How to Live Life is about helping people live happier, more effective lives, with a deeper sense of purpose and a clear understanding of what life is all about.
What inspired you to write this particular story?
As a dedicated writer and teacher of writers, I have lately come to realize that my purpose extends beyond helping creative people execute their craftsmanship and toward a place of deeper impact on how people in general make the choices that guide and shape their lives.
What about your book might pique the reader’s interest?
I think that readers will most be drawn to the interactive aspect of how to live life. Through gently guided exercises, I demonstrate how the reader can think about anything – even previously dangerous or emotionally taboo topics – without judgment, resentment or regret.
What is your goal for the book, ie: what do you want people to take with them after they finish reading the story?
I hope and trust that people will understand the powerful union of passion and purpose in their lives. The math of it is simple: passion + purpose = power.
What challenges did you face as you wrote this book?
When you’re writing a book that offers even the slightest whiff of “the one true truth,” you’re bound to get some strong internal push-back. Every day with this work, I found myself thinking, “Where the heck do I get off, telling other people how to live life?” But it’s weirdly meta for me, because one of the key ideas in the book is that true happiness rests on self-acceptance, not external validation. Over and over again I say, “Don’t care what other people think!” Yet every day while writing the book, I couldn’t help caring what people might think. This demonstrates that even teachers are students – and woe become the teacher who isn’t.
What was the most difficult part about writing the book?
Actually, this part right here. Oh, not writing the answer to some interview questions – I can talk about myself all day, no problem – but rather the underlying self-consciousness surrounding how to promote a book with strong and unequivocal ideas. As a novelist, I know how to hide inside my characters. As a writing and poker coach, I know how to be strategic. But writing and sharing my deepest truths requires an unprecedented level of openness and honesty from me. In how to live life I tell my readers to accept their fears; goodness, how can I persuasively arrive at that advice if I will not face my own? Hence, with this book, I “throw it out the window and see if it lands.” Hardest thing I’ve ever done – and this is my 25th book!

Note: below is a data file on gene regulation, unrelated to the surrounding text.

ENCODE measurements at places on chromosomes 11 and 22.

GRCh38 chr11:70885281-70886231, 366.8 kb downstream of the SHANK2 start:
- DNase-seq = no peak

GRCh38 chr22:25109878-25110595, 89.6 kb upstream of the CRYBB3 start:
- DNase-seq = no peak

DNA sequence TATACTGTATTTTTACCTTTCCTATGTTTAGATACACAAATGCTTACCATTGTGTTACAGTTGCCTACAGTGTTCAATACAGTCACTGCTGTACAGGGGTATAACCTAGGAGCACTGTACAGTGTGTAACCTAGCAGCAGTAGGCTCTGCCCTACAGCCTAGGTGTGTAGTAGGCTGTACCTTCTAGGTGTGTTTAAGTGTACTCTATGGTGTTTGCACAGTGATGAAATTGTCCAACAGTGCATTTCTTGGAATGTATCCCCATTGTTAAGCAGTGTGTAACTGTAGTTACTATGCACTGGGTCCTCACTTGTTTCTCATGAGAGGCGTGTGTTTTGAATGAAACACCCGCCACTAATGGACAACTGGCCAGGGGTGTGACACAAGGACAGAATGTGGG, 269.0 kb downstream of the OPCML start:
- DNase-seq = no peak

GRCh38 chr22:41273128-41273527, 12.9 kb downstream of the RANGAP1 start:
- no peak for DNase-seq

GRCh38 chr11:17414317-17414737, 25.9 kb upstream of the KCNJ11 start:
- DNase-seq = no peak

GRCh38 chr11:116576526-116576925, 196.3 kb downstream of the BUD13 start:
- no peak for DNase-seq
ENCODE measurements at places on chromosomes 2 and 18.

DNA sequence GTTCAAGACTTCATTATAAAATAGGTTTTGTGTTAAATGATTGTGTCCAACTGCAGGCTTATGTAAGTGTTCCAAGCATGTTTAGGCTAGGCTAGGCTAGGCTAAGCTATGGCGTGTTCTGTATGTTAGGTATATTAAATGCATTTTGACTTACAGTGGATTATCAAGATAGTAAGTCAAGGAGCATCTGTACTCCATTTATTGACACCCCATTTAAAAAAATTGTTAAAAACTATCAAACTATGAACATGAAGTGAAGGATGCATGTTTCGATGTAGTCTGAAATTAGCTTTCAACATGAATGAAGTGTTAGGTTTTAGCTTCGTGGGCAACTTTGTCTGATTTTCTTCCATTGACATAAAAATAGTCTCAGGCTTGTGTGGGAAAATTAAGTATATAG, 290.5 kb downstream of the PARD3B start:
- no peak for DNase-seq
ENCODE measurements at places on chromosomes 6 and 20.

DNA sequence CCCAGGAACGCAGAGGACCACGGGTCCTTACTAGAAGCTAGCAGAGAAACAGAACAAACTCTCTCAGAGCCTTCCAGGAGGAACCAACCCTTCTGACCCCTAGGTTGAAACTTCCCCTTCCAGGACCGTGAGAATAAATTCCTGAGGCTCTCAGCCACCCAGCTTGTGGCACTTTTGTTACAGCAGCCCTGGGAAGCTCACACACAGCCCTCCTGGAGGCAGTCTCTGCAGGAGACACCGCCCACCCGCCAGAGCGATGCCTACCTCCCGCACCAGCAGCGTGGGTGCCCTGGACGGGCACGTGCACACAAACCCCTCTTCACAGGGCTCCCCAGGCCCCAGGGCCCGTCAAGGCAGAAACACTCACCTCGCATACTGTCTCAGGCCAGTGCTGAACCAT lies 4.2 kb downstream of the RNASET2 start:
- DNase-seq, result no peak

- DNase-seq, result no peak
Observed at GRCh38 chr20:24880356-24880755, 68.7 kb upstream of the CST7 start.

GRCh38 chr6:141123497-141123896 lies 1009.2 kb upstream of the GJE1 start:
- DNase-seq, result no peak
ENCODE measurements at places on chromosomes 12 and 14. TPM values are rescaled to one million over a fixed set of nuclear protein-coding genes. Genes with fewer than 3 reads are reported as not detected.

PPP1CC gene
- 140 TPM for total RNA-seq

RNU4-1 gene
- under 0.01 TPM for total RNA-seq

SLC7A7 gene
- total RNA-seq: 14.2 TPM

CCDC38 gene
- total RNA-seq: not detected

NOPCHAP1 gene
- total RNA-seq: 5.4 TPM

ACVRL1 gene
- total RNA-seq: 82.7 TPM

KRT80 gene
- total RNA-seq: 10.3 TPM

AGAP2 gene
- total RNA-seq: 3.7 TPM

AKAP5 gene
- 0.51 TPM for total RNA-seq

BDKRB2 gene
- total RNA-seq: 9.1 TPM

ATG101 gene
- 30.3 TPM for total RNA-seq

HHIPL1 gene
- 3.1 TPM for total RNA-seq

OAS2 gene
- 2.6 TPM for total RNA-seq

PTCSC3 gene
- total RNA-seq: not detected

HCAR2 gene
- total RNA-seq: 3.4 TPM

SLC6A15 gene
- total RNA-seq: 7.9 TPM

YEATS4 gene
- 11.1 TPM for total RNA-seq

Do you think writing this book changed your life? How so?
Profoundly. It forced me to articulate my beliefs and my strategies for living life effectively. It engaged me with the larger questions of life, death, God, meaning and legacy, all in a way that made every writing day kind of a thrill. And it led me to something I’ve always wanted: a rational grounding for faith.
What has changed for you personally since you wrote your first book?
Hair. Hair all gone.
How does your environment/upbringing color your writing?
I was born a secular Jew, which meant that open-mindedness was part of my philosophical package from the start. Most people in the place and time of my childhood (California; late 1960s) were encouraged to find our own path and Path in this world. I took that encouragement and ran with it; I’m running with it still.
What’s your writing schedule like? Do you strive for a certain amount of words each day?
I live at my desk. There’s no place I’d rather be. (Hey, look, I’m there right now!) So my writing schedule is shot through with eagerness. I’m at my desk and writing by nine, pause for a dog-walk around noon, and continue as deep into the afternoon as my coffee and energy last. When I’m writing novels, I try for 1000+ fresh words a day, but with fiction and non-fiction alike, the real work comes in rewriting, where word counts are an irrelevant metric. Then it’s just a matter of time – putting in the time. I understand that I am twice blessed: once blessed for having the real desire to write; once for having the freedom and leisure to do so.
Do you prefer to write at a particular time of day?
I like to write in the morning when both my brain and the coffee are fresh. Conversely, by the end of the day I’m likely to enter a state of mind known as “cheese brain.” At the onset of cheese brain, not only will I no longer make progress, I’ll actually start to hurt the quality of the work (because I’m tired and cranky and don’t care). At the onset of cheese brain it’s very important that I stop for the day.
Who gave you the best writing advice you ever received and what was it?
Back when I was a folk singer, and had recorded my first (and only) album, I met senior folkie Tom Paxton and asked him for his advice, now that I’d done a record and all. He said, “Do another. Keep doing them until someone makes you stop. Build your product line. It’s where your future lies.”
What advice you would give to an aspiring author?
If you want to get better, write more. If you want to get a lot better, write a lot more. Nothing substitutes for words on the page.
Describe your writing in three words.
Honest, funny and spellcheked.
Where can people learn more about your books?